Rebecca: I think by the time they get to high school, they’ve been educated enough to know what’s acceptable and not, and, on social media, they all kind of include each other. I think there was discrimination — some gay, lesbian — in middle school, and maybe going into high school, but by the time they’re juniors and seniors, they’re a bit more inclusive.
Christina: I agree. We have five elementary schools that converge into one middle school, and at the middle-school level, digital citizenship and cyberbullying and a lot of those topics were addressed because that was where it was coming to a head. By the time they get to high school, technology is used as a tool, not as a weapon, and the kids really are sensitive to the idea of digital footprints.
Steve: I think a lot of the PTAs also sponsor outside consultants to come in and teach them. They work together with the police department, so I think the kids are very aware of a lot of different things. It doesn’t mean they always listen, but they certainly know about it. But I don’t think it’s the biggest, most prevailing issue that we have.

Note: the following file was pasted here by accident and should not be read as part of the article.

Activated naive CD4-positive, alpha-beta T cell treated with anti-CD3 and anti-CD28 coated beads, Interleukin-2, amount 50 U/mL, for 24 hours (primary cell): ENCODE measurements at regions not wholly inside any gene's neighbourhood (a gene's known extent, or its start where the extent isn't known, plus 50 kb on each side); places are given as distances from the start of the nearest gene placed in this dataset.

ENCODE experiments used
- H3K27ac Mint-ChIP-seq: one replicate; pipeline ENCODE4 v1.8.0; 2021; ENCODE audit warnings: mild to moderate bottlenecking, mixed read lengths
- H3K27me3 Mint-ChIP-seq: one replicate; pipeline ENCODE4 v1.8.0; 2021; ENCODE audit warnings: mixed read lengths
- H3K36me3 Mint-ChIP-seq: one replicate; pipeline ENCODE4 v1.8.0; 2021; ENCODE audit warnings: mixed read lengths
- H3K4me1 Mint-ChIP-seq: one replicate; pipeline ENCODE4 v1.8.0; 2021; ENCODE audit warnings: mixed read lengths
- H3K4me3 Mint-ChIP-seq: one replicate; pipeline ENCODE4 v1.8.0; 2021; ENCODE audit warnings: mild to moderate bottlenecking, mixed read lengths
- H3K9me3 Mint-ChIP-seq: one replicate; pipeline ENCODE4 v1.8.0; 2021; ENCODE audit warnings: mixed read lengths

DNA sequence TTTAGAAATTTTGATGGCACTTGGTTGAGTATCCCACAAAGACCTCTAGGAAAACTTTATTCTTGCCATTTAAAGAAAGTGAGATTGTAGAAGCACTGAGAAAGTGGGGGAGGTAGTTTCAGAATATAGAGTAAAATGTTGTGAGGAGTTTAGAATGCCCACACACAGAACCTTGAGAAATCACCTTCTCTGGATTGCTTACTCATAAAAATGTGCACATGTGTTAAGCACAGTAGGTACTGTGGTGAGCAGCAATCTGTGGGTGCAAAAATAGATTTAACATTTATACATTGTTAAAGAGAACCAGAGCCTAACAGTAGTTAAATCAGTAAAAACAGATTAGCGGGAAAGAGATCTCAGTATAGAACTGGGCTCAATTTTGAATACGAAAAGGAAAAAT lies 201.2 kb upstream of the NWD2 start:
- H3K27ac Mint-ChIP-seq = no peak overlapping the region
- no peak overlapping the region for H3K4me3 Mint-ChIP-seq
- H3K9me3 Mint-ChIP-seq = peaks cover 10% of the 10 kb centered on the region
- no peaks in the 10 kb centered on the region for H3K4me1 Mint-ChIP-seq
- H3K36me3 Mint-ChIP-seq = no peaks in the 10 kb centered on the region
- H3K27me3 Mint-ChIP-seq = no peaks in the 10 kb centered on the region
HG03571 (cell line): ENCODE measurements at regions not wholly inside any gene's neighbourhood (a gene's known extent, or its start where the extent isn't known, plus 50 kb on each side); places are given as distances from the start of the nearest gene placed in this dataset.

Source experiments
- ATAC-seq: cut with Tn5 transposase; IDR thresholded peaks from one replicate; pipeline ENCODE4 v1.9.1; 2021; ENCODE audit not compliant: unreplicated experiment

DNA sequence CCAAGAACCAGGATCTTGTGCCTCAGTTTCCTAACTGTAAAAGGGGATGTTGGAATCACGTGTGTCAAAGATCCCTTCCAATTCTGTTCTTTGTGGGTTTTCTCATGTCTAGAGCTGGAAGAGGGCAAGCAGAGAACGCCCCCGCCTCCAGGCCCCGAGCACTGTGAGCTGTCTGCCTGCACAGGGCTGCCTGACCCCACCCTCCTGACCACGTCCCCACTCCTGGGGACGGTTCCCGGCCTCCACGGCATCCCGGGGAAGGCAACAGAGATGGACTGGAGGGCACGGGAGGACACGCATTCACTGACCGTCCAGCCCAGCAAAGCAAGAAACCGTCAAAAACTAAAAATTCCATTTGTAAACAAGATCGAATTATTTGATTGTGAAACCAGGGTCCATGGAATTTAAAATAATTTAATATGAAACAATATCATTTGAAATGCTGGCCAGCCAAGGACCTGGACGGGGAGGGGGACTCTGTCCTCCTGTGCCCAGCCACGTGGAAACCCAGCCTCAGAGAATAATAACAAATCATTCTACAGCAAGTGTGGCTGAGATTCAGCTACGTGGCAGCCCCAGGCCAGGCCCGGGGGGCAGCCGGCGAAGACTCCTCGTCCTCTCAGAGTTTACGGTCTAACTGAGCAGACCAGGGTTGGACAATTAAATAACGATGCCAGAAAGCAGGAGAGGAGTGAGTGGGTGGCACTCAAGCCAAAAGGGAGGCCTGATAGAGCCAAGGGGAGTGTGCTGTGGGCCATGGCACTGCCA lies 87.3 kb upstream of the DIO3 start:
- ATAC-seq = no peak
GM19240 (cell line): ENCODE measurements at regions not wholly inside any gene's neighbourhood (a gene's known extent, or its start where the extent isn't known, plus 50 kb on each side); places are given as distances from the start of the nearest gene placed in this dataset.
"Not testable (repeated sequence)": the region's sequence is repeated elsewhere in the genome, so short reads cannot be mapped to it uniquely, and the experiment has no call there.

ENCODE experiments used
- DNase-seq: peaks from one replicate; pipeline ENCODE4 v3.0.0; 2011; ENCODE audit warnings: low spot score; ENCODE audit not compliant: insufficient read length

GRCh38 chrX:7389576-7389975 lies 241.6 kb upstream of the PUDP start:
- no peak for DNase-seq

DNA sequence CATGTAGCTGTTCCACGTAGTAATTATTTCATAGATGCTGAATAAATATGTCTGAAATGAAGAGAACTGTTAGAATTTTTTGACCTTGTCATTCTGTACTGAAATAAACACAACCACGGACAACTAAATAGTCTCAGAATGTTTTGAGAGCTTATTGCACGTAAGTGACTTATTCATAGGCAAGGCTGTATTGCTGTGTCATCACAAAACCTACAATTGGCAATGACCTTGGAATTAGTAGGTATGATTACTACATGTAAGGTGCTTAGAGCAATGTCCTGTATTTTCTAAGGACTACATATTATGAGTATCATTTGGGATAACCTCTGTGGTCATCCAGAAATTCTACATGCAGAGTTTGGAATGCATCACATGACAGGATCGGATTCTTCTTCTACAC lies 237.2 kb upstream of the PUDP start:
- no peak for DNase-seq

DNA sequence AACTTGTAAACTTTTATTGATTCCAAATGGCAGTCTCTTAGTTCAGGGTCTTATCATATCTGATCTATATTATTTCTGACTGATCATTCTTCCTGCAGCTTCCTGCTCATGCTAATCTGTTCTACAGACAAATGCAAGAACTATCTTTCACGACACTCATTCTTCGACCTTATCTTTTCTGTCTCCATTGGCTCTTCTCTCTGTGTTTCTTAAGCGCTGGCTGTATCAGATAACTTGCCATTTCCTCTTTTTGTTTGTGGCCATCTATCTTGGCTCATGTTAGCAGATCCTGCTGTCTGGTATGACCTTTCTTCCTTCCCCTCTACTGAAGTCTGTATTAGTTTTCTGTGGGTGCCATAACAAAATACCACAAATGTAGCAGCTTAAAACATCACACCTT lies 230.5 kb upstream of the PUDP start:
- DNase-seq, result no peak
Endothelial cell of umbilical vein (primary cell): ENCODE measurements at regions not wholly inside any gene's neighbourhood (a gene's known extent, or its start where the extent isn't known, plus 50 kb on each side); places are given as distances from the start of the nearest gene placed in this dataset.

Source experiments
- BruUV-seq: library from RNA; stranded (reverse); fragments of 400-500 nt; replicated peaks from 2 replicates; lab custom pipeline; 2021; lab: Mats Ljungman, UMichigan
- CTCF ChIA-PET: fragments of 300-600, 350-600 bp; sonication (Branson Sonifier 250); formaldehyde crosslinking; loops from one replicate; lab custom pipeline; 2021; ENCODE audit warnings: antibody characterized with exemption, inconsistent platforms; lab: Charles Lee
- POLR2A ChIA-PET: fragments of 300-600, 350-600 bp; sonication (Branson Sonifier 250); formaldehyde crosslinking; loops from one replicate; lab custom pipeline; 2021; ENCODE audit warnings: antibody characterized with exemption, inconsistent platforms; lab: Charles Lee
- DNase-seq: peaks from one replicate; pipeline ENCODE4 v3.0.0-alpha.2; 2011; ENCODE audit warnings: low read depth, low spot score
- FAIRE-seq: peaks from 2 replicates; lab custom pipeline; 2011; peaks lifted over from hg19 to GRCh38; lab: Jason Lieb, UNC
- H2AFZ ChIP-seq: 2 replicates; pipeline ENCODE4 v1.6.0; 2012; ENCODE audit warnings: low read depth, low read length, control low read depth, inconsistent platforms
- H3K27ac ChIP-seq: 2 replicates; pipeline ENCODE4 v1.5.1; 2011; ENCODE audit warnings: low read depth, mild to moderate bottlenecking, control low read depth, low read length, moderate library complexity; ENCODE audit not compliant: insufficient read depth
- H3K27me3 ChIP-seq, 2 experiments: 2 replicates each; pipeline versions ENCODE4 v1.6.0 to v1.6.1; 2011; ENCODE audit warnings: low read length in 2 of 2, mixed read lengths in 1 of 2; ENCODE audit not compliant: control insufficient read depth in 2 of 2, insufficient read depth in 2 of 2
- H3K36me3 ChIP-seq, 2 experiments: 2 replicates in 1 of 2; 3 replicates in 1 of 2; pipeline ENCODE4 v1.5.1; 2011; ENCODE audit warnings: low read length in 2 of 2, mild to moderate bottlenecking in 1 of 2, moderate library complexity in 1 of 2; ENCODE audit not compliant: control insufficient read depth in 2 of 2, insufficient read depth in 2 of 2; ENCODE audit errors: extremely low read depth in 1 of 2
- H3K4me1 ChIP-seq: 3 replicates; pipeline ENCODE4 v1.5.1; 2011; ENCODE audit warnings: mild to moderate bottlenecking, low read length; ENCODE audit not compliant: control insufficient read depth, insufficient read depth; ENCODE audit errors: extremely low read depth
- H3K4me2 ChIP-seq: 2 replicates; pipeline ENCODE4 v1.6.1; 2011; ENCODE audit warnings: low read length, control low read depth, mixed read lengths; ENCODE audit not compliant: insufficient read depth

Shirley: I agree with everyone. By high school, they’re too busy, and they’ve already developed the groups they’re going to hang out with.
Marianne: I’ve seen it in our school, mostly middle school. And then they re-educate the students.
Most of you have given your schools high marks for academics. How about for addressing and managing these social issues?
Christina: The home/school community connection is really important within our school, and they are always availing themselves of the outside resources. The community-resource officers, the hospital, the police are really integrated into the school to help the kids understand consequences.